VANEIGEM, Raoul. Le Crépuscule des bureaucrates. n.p.: n.p., n.d. [ca. 1975]. 121 p.; tape-bound with green covers.
Original movie script written by Raoul Vaneigem, which remains unpublished to this day. Front page: “Il ne suffit pas de crier : À bas le salariat ! À bas l’argent ! À bas l’État !…il faut créer très vite les conditions qui accélèrent l’effondrement du système dominant et généralisent l’autogestion par la construction libre de la vie quotidienne” (“It is not enough to scream: Down with employment! Down with money! Down wit the State!…One must rapidly create the conditions that will precipitate the fall of the dominant system and spread self-management through the construction of daily life”)
The content and tone reminds us of Ratgeb’s (i.e. Vaneigem’s) in De la grève sauvage à l’autogestion généralisée (From wildcat strike to total self management), published by 10/18 in 1974. While somewhat reminscent of Debord’s film adaptation of La société du spectacle (Society of the Spectacle) from 1974 – there are plenty of detourned images of factories, subways, low income housing, and yes, young women – the content is more accessible and rooted in History (vs. theory).
The first third of the film outlines the misery of daily life in modern-day capitalist societies. Work and commodities are everywhere to be found, while passion is absent. P.28: “Et pourtant, il y avait mieux a faire que de travailler. Il y avait mieux a faire que de vieillir dans l’ennui et le mensonge” (“Yet, there were better things to do than work. There were better things to do than do grow old in boredom and lies”). P. 29. “Sous le fatras des images, les désirs et les passions sont la, en nous, vivants et emprisonnés.” (“Under this hodge-podges of images, desire and passion remain, inside us, alive but locked up”)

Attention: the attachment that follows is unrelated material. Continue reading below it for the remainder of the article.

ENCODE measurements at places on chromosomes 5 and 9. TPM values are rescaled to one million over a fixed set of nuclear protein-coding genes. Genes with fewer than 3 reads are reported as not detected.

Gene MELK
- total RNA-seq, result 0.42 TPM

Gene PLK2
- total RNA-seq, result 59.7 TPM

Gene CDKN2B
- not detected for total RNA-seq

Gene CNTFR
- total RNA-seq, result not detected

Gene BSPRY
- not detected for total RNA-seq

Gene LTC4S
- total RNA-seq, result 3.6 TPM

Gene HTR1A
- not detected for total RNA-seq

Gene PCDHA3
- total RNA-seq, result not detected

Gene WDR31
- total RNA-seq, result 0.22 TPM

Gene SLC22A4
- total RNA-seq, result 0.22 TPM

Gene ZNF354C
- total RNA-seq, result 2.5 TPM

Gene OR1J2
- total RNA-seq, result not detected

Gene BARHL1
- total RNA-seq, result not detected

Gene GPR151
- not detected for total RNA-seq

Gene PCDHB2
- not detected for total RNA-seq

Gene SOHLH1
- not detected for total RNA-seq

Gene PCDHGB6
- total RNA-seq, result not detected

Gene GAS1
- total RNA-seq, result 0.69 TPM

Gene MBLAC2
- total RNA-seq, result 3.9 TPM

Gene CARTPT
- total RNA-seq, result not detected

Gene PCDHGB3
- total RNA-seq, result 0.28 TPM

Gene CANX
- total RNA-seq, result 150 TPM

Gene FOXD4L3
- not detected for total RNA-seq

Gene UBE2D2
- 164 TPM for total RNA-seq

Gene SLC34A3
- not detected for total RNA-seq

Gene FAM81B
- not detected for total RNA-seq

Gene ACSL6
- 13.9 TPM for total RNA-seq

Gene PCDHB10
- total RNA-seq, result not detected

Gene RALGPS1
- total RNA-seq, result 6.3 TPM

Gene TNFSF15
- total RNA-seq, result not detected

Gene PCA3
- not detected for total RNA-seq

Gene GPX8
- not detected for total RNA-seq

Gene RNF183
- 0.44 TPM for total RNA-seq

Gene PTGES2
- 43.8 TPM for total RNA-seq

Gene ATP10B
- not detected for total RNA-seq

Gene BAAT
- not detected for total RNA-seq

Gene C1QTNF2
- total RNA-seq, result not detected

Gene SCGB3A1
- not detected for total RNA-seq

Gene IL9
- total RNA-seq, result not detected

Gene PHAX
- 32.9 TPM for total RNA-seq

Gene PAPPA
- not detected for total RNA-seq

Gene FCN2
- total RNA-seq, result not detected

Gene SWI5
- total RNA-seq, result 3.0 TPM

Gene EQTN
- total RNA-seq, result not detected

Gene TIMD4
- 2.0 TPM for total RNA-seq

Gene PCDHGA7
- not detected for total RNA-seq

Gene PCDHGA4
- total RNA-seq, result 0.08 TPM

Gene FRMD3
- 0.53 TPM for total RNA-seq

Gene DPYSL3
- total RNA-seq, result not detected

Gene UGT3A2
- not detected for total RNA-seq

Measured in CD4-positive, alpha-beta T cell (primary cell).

The second third of the film is devoted to the history (and failure) of workers’ councils around the world: The Paris Commune in 1871, the Russian Soviets in 1905, the Italian Councils in 1920, The Durutti Column in 1937, The Csepel councils in 1956, etc..). We’d like to call out guest appearances by Lenine, Staline, Trotsky and Mao-Tse-Tung (as talking dogs), among others.
The last third of the film is in B&W with no sound. As in silent film, dialogue is conveyed by the use of muted gestures and mime in conjunction with title cards. This part showcases the successful takeover of factories by workers – giving viewers a glimpse of the world that could be. P.88: “L’autogestion se généralise quand elle assure a tous, de façon irréversible, le passage de la survie a une vie passionnante” (“Self-management grows when it guarantees to all the shift from survival to a passionate life”). P.101: “Vous n’avez que l’ennui a perdre et un monde a construire” (“All you have to lose is boredom, and a new world that is yet to be built”)
Not on OCLC or in the trade.